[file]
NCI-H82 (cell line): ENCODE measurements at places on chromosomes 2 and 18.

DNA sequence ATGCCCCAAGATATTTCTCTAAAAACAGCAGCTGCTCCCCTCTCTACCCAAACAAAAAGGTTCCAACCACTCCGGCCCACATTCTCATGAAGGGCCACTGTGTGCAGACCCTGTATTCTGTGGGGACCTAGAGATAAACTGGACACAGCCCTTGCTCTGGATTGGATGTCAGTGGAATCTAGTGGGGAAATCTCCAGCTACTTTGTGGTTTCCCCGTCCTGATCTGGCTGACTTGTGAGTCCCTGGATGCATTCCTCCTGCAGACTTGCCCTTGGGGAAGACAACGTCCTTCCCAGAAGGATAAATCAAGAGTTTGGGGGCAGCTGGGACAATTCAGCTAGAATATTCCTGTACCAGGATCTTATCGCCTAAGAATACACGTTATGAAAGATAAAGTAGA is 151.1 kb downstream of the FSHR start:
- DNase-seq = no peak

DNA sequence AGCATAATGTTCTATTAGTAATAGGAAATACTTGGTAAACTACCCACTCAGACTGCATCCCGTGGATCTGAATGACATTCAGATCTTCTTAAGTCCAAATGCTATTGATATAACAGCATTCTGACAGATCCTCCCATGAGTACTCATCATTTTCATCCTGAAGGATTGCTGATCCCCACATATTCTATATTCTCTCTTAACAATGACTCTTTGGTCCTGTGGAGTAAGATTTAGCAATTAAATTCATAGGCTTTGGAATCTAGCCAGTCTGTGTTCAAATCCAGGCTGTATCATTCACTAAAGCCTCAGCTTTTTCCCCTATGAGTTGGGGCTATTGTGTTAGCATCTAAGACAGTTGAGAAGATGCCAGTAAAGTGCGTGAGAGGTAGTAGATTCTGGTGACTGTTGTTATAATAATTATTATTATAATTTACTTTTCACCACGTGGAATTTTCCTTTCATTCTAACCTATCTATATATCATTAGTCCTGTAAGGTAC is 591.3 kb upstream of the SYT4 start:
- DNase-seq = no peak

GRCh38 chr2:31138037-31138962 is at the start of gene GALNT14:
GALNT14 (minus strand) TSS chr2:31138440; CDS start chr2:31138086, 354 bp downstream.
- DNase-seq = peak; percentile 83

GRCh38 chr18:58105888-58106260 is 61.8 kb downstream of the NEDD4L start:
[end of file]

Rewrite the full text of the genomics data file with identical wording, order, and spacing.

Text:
NCI-H82 (cell line): ENCODE measurements at places on chromosomes 2 and 18.

DNA sequence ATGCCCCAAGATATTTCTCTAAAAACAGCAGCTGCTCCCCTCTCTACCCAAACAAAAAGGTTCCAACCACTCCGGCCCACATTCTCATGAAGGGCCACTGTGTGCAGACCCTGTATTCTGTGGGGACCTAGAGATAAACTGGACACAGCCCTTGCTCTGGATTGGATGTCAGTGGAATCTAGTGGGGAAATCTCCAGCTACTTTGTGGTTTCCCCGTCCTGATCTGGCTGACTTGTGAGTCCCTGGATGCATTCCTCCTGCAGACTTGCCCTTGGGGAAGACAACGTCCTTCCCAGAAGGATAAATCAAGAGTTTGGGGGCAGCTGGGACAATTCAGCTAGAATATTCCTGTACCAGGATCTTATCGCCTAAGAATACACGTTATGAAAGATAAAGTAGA is 151.1 kb downstream of the FSHR start:
- DNase-seq = no peak

DNA sequence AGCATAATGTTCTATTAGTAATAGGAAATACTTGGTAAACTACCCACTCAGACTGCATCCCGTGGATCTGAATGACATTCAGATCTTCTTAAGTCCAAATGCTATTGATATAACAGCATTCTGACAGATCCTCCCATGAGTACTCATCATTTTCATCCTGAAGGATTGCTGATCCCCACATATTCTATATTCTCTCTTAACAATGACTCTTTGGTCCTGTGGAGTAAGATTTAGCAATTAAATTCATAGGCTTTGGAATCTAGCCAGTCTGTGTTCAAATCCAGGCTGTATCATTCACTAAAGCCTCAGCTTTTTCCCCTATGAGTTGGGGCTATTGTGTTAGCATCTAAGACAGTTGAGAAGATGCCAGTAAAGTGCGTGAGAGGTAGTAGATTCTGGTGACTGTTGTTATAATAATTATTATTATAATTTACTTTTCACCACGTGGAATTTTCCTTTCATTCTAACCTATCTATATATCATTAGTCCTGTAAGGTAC is 591.3 kb upstream of the SYT4 start:
- DNase-seq = no peak

GRCh38 chr2:31138037-31138962 is at the start of gene GALNT14:
GALNT14 (minus strand) TSS chr2:31138440; CDS start chr2:31138086, 354 bp downstream.
- DNase-seq = peak; percentile 83

GRCh38 chr18:58105888-58106260 is 61.8 kb downstream of the NEDD4L start: